On a Russian Spy Ship to Antarctica


Penguin Beach, AntarcticaForty-four passengers were standing in line to check in on board the M/V Grigoriy Mikheev when Jane, the woman in front of me, asked the purser: “Do these stairs go up or down?”

I suddenly knew that it was going to be an entertaining two weeks from Ushuaia, Argentina, the southernmost city in the world, to Antarctica, one of the world’s last frontiers.

The M/V Grigoriy Mikheev was led by a 35-year-old Russian captain. The ship was run like a clock by a veteran Russian crew and captained by a 35-year-old blond gent who looked like he bit the ends off of nails. Yet the captain, for all his tough looks, always welcomed passengers on the fifth floor command bridge. There was often a small crowd there, sheltering from the weather and taking advantage of the picture window to view the whales and other wildlife that dotted the Antarctic.

The friendly Russians mesmerized me. Several of the men had sailed the ship since its 1990 launch from St. Petersburg. Back then, it had been equipped with an unimaginable array of eavesdropping electronics.  Two years after launching, the former spy ship was rebuilt for tourists. The modifications required that 90 percent of its electronics be removed. Still, the expedition’s chief dive master said the Mikheev sprouts far more revolving doohickeys and strange wiry appurtenances than might be needed by an innocent icebreaker in Antarctica.

Two of the dive masters were sometimes Swedish TV stars who made underwater spectaculars for BBC and other worldwide networks. Three dive masters on board (the third recently recruited from Paris, sporting an accent, curly locks, look and manner that melted the hearts of every female passenger) meant our fellow voyagers included over one-third divers, their wardrobes bristling with dry suits and fancy cameras, including a world adventurer photographer for National Geographic Magazine and a dozen famous other magazines.

The scenery as we sailed was otherworldly, yet the other passengers on board were just as captivating. As I strolled onto deck one afternoon, I heard Jane, the woman from Des Moines, asking, “Is that the same moon we have in Iowa?” That question was followed with, “Why did they announce whales when there are only a couple of fins?”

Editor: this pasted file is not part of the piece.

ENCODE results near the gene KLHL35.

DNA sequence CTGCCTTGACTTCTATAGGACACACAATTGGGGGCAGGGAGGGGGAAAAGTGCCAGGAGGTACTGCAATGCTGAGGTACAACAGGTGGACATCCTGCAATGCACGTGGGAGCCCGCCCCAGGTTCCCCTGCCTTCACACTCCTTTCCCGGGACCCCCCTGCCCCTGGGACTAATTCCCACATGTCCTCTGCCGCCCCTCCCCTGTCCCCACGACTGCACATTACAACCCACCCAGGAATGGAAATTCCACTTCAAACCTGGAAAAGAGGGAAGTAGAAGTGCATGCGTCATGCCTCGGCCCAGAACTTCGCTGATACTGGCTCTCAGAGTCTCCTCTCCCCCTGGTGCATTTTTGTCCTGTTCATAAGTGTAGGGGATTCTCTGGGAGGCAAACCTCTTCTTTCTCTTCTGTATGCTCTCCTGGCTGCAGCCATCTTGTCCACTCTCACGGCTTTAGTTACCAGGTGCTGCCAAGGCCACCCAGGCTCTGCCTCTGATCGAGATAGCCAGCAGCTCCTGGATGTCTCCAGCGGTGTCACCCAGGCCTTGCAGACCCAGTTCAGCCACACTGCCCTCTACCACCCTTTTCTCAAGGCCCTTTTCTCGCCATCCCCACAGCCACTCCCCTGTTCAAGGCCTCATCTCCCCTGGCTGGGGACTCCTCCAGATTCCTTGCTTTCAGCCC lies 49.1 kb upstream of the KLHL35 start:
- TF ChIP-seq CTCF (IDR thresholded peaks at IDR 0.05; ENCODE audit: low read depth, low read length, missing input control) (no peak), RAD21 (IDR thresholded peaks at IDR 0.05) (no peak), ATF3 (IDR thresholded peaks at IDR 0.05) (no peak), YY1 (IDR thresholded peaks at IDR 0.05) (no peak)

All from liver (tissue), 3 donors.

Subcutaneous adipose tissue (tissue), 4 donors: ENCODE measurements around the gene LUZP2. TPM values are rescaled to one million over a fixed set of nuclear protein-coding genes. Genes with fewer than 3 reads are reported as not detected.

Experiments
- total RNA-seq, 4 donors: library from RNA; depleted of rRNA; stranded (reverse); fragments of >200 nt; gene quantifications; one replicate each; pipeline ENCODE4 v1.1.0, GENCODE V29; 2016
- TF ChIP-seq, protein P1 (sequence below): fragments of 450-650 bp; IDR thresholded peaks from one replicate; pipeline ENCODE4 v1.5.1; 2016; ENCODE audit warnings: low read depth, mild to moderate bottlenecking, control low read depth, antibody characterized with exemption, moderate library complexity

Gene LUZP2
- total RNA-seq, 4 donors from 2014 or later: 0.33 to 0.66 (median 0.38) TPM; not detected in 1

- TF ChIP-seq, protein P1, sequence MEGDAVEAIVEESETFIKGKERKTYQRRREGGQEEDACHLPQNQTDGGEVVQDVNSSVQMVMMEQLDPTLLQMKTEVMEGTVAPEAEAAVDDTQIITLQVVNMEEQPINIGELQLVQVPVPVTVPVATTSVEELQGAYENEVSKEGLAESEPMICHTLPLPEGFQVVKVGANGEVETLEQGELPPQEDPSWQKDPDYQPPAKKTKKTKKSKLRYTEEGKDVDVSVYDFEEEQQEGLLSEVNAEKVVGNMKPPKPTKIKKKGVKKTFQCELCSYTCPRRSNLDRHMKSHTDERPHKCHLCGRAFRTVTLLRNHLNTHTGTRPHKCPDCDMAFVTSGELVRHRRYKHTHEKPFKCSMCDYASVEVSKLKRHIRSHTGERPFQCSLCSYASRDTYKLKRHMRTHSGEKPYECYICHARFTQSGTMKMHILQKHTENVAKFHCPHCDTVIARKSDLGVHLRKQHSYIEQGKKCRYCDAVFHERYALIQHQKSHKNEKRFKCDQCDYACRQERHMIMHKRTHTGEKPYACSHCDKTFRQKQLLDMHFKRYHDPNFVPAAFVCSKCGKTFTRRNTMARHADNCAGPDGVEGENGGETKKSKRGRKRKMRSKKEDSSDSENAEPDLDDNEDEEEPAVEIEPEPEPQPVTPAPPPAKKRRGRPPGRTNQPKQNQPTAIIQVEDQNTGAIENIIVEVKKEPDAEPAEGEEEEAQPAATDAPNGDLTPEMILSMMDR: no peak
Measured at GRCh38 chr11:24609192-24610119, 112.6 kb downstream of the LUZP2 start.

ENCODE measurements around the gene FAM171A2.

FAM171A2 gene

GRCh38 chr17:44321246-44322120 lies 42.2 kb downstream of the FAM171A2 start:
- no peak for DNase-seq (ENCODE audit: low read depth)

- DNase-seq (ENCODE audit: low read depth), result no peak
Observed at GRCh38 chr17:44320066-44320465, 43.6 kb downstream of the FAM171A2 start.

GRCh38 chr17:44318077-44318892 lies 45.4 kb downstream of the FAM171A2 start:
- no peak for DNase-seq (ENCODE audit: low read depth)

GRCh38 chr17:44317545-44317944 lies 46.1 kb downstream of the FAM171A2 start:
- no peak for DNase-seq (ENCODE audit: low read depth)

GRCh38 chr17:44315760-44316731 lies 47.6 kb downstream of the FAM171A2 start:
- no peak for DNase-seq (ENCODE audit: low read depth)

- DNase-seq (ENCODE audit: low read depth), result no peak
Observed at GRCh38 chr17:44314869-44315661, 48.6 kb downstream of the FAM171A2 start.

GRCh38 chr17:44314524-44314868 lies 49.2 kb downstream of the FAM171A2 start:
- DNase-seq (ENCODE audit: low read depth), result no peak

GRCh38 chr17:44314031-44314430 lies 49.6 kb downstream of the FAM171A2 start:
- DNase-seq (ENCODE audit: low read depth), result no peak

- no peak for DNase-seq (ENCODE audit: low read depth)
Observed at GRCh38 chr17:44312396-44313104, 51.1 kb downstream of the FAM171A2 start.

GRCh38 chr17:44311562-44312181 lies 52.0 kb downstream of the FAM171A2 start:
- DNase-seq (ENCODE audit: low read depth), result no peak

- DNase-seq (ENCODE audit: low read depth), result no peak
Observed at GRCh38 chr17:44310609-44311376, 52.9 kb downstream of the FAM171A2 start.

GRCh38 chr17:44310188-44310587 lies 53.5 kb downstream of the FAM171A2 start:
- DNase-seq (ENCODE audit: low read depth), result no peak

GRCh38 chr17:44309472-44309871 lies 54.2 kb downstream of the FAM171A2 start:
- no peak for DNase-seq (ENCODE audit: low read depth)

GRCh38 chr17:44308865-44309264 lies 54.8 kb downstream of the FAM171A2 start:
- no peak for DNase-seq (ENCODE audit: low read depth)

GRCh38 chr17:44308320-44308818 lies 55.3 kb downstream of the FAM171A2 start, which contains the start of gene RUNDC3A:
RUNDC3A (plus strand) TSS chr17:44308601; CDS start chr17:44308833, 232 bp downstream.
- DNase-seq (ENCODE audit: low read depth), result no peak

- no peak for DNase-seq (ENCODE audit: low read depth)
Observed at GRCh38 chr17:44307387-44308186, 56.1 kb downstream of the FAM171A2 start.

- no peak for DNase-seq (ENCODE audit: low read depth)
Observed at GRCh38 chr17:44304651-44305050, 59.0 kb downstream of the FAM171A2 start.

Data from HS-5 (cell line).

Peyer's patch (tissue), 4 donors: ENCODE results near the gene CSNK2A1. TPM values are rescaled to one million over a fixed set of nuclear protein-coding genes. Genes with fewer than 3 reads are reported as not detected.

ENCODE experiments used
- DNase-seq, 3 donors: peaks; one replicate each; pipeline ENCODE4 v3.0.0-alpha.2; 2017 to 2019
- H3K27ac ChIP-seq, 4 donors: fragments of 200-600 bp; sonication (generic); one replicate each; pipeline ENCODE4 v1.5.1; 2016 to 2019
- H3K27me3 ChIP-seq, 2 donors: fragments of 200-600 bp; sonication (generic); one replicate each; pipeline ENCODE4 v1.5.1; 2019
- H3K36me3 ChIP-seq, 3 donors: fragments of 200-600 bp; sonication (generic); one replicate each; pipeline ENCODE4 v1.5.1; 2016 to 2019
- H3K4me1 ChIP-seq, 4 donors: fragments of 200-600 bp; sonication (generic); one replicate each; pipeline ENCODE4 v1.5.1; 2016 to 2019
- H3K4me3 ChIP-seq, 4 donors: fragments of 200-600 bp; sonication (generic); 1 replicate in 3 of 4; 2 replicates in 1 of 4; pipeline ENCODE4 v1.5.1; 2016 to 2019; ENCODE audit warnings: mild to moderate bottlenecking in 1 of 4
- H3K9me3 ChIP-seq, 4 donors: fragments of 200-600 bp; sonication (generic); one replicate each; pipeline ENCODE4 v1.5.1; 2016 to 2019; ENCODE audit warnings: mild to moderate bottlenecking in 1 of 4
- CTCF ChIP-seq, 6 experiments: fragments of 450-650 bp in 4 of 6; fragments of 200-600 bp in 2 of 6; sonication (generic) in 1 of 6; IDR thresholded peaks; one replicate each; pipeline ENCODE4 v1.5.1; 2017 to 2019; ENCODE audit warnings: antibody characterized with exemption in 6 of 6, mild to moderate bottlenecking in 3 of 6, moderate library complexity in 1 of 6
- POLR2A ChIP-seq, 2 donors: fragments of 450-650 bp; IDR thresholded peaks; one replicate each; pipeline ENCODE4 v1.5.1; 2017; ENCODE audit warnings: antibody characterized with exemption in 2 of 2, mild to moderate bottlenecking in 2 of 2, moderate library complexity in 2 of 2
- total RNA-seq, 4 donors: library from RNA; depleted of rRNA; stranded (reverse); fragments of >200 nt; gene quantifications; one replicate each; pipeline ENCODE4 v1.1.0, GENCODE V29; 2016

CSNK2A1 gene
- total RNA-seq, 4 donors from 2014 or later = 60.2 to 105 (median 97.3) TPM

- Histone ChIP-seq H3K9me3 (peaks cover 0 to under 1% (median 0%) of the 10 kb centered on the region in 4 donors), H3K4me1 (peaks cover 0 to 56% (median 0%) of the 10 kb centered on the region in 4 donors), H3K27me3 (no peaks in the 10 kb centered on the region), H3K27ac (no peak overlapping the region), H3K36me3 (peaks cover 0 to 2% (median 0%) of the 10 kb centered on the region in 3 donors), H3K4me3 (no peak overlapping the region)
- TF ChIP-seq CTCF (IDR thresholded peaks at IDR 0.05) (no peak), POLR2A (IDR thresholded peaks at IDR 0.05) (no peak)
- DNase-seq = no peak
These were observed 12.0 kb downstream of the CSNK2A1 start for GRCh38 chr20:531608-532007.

It’s true, I considered. Unless you’re a diver, you seldom see a whole whale.

We’d left the great views in the Beagle Channel (Jane thought it was named after Snoopy) and lined up for seasickness pills to defend against the dreaded Drake Passage. Would it be Drake Lake (as it was 30 days a year) or the Furious Fifties and the stormiest ocean on the planet?

We crossed in relative calm, but still rocked and rolled over heaving ocean swells, two days each way.  Pass the pills, thank you very much.

On the morning of day three, we steamed to our first Antarctic anchorage, winding through a narrow channel into the caldera of Deception Island.

As we stood on deck surveying the view before us, Jane asked, “Will the volcano erupt while we’re here?”

Forty-three pairs of fingers crossed simultaneously.  The last eruption had been in 1969.

We watched as 16 divers struggled into their dry suits, having qualified to freeze their fingers and other extremities.  The dive masters had required each person to try his or her  dry suit in 40 degrees (4 C) water.  Satisfied that all were ready, the dive master maneuvered the Zodiac to the gangway where alien apparitions in black rubber clunked down the ramp for one of the coldest dips on earth.

As a borderline non-sadist, I still thought it great fun to watch them jump into the icy waters. Later, the wimpy non-divers boated to shore at Whaler’s Bay to inspect an abandoned British station. The 1969 eruption had half submerged whale boilers and whaling vessels in obsidian sand. On top of the fine black sand cavorted fur seals and Gentoo penguins around which were littered whale vertebrae and bones.

Not far away, the beach steamed. The crew had dug a hefty hole which filled with hot water, allowing the non-divers their first and last Antarctic dip.

The next stop was Astrolabe Island, which was crowded with Chinstrap penguins and a dozen Antarctic seabirds.

Actually, the poor little penguins were frightened by the dozens of leopard seals patrolling offshore. We watched as two dozen tiny tuxedos in a queue, jumping nervously up and down, flapping furry flippers, waiting for the first heroic comrade to take a jump in.

Finally, one stout-hearted fellow dove in and half a dozen others followed. Then, suddenly, they began an en masse abrupt about-face and popped, literally, out of the water like cannon shots to land back on the low cliff of the island. Every fourth penguin missed its footing and tumbled in an awkward back flip, often into the waiting jaws of a ferocious leopard seal.  We furiously snapped pictures.